Of course, not all crime fiction novels begin with a murder. Some very compelling novels actually don’t. For instance, Agatha Christie’s Death on the Nile is the story of the murder of beautiful and wealthy Linnet Ridgeway Doyle, who is shot during a honeymoon cruise of the Nile. The most likely suspect in this murder is Linnet’s former best friend Jacqueline de Bellefort, who was once engaged to Linnet’s new husband. But very soon it’s proven that Jacqueline de Bellefort could not have committed the murder. So Poirot and Colonel Race, who are on the same cruise, have to look elsewhere for the murderer. What’s interesting about this novel is that Linnet’s murder doesn’t take place until the twelfth of thirty chapters. Christie uses the first third of the novel to develop the characters, set the scene and introduce the motive for the murder. And of course, this being Christie, there are also clues in the first third of the novel.
Ellery Queen’s The Fourth Side of the Triangle is another example of a book that doesn’t begin with a murder. In that novel, aspiring writer Dane McKell begins to suspect that his father wealthy Ashton McKell is having an affair. One night he follows his father and discovers that the woman his father may be involved with is well-known designer Sheila Grey, who lives in the same apartment building. He decides to confront Grey with what he knows and force an end to his father’s relationship with her. Instead, he finds himself falling in love with Grey and the two begin a relationship. Then one night Sheila Grey is shot. Inspector Richard Queen is called to the scene and he and his son Ellery begin to investigate. The most likely suspect is Ashton McKell but the police can’t find conclusive evidence against him. Then they turn their attention to his wife Lutetia who, it turns out, knew about her husband’s relationship with the victim. When she is cleared of suspicion Dane McKell comes under suspicion. But there is no real proof against him either. Then Queen discovers an important cryptic clue among Sheila Grey’s possessions that points in an entirely different direction. In the end, it’s that clue when interpreted correctly that leads to the killer. In this story, the murder isn’t committed until a third of the way through the story. The first third of this novel is spent developing the characters of the McKell family members and more importantly, that of Sheila Grey. The reader is introduced to the McKell family dynamic and how Sheila Grey fits into that dynamic. It’s an interesting way to build tension.
Anthony Bidulka takes a different approach to balancing the need to “hook” the reader with the benefits of having the murder occur a little later in a novel. In Amuse Bouche, we meet private investigator Russell Quant, a former member of the Saskatoon Police Service (SPS). Quant gets a new client, successful business entrepreneur Harold Chavell. Chavell is upset and worried because his partner Tom Osborn disappeared right before their wedding, which had been planned for some time. Osborn has taken his airline ticket and gone alone on their planned tour of France but hasn’t contacted Chavell. At first Quant doesn’t know if this is a real missing person case or simply a case of someone who wanted time to think before making a permanent commitment. But Chavell persuades Quant to look into the matter and Quant goes to France. Despite his best efforts, Quant isn’t able to find Osborn. He’s finally called off the case when he gets a message from Osborn telling him to leave it all alone and to tell Chavell to stop looking for him. Not long after Quant’s return to Saskatoon, Tom Osborn’s body is found in a lake not far from the city. Now the missing person’s investigation has turned into a murder investigation and Quant’s client is the main suspect. So Quant continues to ask questions and investigate to try to clear Chavell’s name – if he’s really innocent. In this case the body isn’t discovered until over halfway through the novel. Bidulka uses the first half of the novel to introduce the characters, set up the possible motives for Tom Osborn’s disappearance and give the reader background on both Chavell and Osborn. The interest and suspense in the first half isn’t so much from the fact of the murder as it is the search for a missing person, the interaction of the characters and following along as a PI does his work.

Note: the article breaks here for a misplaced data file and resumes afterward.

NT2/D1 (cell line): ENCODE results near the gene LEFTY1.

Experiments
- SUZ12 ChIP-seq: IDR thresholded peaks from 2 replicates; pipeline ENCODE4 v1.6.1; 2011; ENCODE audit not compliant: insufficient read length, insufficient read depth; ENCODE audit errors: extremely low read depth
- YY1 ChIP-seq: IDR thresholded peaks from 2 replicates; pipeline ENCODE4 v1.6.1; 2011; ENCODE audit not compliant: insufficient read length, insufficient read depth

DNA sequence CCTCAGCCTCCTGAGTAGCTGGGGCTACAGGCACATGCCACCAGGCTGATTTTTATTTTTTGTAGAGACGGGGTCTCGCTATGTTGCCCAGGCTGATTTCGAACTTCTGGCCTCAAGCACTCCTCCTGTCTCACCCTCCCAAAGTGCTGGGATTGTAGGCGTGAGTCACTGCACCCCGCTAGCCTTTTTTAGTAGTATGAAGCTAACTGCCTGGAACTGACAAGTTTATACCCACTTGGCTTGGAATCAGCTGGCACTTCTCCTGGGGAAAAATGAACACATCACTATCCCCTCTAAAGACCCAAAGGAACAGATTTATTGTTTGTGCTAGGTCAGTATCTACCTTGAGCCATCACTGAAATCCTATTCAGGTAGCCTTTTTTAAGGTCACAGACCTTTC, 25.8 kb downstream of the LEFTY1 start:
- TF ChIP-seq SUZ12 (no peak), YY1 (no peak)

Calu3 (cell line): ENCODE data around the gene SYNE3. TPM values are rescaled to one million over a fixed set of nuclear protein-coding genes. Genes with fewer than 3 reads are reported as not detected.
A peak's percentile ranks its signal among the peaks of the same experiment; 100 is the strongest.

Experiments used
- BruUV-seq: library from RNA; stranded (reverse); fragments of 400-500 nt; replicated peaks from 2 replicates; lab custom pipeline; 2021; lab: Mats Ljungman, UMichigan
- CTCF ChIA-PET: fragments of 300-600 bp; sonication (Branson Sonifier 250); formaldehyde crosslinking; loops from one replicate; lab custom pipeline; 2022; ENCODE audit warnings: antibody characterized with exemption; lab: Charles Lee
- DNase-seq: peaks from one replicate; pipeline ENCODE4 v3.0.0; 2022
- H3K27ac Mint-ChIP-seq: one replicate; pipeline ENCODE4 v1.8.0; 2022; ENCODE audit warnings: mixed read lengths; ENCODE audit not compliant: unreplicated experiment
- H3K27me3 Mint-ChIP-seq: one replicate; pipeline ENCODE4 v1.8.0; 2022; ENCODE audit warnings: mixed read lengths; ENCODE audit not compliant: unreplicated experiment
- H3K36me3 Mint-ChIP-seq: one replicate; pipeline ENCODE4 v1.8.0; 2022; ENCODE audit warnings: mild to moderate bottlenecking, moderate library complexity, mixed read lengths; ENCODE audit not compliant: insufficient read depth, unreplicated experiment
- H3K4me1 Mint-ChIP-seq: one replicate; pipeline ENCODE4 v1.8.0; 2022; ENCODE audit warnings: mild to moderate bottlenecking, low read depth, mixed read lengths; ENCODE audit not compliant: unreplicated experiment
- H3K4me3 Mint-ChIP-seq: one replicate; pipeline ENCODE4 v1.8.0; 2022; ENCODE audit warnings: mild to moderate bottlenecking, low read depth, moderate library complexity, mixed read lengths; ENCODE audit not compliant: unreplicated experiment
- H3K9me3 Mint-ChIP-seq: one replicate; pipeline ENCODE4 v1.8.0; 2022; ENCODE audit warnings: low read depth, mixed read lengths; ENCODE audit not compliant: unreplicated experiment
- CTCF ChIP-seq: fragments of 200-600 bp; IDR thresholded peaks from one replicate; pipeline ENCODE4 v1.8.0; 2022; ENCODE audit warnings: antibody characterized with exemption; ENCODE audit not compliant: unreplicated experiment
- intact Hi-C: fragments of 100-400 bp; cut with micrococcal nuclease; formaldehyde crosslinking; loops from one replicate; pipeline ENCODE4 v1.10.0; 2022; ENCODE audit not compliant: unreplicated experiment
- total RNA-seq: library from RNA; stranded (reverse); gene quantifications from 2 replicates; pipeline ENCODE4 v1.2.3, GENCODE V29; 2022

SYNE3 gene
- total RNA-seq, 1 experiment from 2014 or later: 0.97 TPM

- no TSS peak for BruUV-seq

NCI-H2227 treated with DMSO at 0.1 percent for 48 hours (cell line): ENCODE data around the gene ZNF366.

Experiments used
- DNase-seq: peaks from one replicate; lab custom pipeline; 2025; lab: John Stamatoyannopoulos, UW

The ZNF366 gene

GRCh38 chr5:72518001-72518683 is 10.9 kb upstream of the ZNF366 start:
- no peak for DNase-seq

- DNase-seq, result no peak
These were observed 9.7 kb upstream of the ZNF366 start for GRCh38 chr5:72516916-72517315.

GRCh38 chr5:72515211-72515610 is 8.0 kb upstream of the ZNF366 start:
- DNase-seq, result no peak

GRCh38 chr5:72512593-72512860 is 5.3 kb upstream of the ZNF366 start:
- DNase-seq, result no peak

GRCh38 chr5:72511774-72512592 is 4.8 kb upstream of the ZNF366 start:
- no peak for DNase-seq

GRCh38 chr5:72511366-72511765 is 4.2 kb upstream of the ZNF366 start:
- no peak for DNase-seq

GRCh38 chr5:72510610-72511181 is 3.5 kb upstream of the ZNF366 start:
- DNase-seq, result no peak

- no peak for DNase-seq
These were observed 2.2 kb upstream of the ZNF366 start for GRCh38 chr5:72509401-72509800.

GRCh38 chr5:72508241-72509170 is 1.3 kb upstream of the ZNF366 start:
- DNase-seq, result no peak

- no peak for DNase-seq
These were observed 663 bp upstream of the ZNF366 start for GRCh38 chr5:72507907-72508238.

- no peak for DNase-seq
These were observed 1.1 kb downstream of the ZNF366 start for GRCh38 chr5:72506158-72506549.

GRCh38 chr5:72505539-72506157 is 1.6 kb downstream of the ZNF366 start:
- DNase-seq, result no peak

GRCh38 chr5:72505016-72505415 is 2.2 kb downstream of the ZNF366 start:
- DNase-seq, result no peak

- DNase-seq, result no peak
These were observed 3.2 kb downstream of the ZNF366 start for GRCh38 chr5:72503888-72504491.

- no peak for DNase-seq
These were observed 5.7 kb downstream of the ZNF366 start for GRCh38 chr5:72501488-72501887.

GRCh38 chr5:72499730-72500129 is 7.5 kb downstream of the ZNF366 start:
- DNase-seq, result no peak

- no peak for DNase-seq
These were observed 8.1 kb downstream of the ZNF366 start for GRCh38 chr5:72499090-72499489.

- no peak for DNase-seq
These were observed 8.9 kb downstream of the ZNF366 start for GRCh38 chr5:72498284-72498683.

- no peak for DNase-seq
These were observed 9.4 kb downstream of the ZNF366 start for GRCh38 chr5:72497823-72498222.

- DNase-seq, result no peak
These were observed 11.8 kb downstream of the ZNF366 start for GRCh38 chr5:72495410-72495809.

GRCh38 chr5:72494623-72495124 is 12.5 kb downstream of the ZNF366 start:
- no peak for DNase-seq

And that’s the key to an absorbing crime fiction novel. There has to be something from the beginning to keep the reader turning pages. It doesn’t have to be the murder (or the first murder) but it does have to get the reader to want more. What’s your view on this question? Do you lose interest quickly in a crime fiction novel if there isn’t a body within the first chapter or two? Or do you also get “hooked” by other things? If you’re a crime fiction writer, where do you plant your murder (or first murder)?
*NOTE: The title of this post is a line from Stereophonics’ Hurry Up and Wait.